In news that either comes as a celebration or cause for concern -- depending on who you ask -- mandatory mask mandates are finally being dropped in Ontario on March 21.
After nearly two years, the province will end the requirement to wear masks in most indoor public settings and schools in less than two weeks’ time. There are exceptions made for hospitals, congregate care settings, the long-term care system, and public transit, which will keep mask mandates in place.
Ontario’s top doctor Kieran Moore relayed the news in a press conference this morning and expressed optimism on the pandemic front when it comes to key measures. “We are now learning to live with and manage COVID-19 for the long-term,” said Moore. He said the peak of Omicron is now behind us.
Moore urged people to be “kind and considerate” to people who still decide to wear a mask. He also announced that today’s update would be the end of his weekly COVID-19 updates.
What does this all mean for condo residents? Well, it depends on building demographics and condo boards. Ultimately, the “to mask up or not to mask up” decision is at the discretion of individual condo boards -- not unlike the decision to open amenity spaces like pools in the first place earlier in the pandemic.
“This mandate has blown up my inbox from board members,” says Robert Klopot, President and CEO of The Forest Hill Group, a Toronto-based property management consulting firm and luxury property concierge company. “We were a little blindsided by this; it came quickly at us.”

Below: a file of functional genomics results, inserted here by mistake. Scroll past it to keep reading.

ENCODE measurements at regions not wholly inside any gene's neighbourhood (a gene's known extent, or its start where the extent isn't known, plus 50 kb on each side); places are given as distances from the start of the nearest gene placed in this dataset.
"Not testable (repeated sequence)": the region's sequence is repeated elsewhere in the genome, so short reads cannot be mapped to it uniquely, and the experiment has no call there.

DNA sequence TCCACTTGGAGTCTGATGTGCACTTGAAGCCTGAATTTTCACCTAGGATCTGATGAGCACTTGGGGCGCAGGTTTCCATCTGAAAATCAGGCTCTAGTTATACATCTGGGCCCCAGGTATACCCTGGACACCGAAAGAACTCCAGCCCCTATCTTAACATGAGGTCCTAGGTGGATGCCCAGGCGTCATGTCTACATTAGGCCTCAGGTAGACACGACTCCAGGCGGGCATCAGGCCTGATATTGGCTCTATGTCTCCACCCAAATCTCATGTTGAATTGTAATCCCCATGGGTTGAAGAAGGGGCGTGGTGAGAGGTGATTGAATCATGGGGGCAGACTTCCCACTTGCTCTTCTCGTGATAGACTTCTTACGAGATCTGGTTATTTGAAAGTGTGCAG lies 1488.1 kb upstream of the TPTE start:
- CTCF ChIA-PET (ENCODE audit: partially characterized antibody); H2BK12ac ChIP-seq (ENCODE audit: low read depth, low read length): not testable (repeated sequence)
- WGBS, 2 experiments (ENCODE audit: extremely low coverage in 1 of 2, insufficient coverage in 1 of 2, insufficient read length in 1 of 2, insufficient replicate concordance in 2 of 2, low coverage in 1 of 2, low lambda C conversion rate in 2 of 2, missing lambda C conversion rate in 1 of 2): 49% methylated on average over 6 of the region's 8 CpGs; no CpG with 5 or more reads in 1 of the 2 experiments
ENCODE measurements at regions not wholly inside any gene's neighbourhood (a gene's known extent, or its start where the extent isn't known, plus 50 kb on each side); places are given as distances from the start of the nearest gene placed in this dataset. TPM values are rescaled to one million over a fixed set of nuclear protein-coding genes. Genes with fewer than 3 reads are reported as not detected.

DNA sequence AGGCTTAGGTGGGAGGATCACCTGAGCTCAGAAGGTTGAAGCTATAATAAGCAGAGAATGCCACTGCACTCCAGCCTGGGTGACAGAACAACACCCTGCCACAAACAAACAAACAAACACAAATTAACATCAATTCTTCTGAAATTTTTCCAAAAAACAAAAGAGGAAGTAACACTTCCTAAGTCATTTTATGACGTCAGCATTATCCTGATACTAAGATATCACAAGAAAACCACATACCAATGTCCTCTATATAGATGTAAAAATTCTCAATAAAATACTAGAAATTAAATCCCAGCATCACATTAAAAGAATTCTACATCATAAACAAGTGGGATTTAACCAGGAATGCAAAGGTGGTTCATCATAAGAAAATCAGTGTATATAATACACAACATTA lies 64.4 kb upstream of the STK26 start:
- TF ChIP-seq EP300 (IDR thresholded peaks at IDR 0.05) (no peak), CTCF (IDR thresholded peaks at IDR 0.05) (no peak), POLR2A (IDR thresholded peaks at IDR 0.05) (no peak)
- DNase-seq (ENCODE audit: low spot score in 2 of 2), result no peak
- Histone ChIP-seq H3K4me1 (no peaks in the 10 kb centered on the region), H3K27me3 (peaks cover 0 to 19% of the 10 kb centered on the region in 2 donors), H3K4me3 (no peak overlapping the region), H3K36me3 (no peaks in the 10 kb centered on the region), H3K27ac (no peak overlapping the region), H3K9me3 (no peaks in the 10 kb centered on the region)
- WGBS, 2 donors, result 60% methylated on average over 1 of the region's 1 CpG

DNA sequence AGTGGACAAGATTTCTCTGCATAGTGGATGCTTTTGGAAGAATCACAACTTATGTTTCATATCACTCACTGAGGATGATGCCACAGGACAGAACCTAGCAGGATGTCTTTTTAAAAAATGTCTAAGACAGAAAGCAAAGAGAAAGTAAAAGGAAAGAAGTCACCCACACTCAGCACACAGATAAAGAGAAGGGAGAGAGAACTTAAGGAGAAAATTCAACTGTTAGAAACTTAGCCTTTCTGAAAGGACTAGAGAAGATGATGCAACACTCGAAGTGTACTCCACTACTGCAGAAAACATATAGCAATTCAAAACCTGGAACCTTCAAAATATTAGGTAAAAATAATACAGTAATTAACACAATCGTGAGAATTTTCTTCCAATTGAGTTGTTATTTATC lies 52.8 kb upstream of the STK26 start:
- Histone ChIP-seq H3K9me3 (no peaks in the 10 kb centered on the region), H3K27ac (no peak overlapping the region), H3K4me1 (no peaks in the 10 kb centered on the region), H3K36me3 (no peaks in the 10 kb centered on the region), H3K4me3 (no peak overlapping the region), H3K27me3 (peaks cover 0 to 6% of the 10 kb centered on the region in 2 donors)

Klopot says that varying demographics have different opinions on mask wearing, acknowledging that elderly residents have different sensitivities.
“The 50-plus crowd wants to still move very slowly and make sure that their residents are ok with not wearing masks -- one has called for a town hall,” says Klopot. “Then you have the 30 to 40-year-olds, who just can’t wait to be done with them forever. So, it’s going to be tricky times, because I can already see a divide.”
The Forest Hill Group won’t flex a policy one way or another, says Klopot. Rather, the company will work with their clients and their specific wants and needs.
“I had one board member from one community tell me that they didn’t feel comfortable having someone breathing heavy next to them on a treadmill and other people working out without masks because we aren’t checking for vaccination statuses,” said Klopot. “Our reply was that we understand, and if it’s the board’s policy, we will move it forward to be vigilant on masks. But the province has said that the mask mandate will be dropped on March 21, so if it’s a uniform policy that we’re moving out of this phase, then maybe that should be the consideration of common element spaces, elevators, and amenities as well.”
Klopot says Toronto will see extremes when it comes to individual condos. “I know that a handful will continue to ask our staff to wear them, but it’s an entirely different thing when it comes to policies for residents,” he says. “As a service provider, if they say that’s the rule to protect their communities, we’ll have to follow it.”
Klopot does acknowledge, however, that there is a general consensus from the Forest Hill Group’s portfolio of properties that people do want to drop the masks and move on with their lives.
“They don’t want to continue wearing masks in the common element spaces,” he says. “We have increased cleaning standards in place, and that won’t change. But I do think that relaxed approach to mask wearing is welcome news. However, we’ve seen people in some of our older communities unfortunately die from this disease. I know that we’ll respond differently to these communities than those that house a younger crowd.”
Should your condo building decide to drop the mask mandate, the bottom line is that you should "do you" and respect others for their own decisions regarding mask wearing.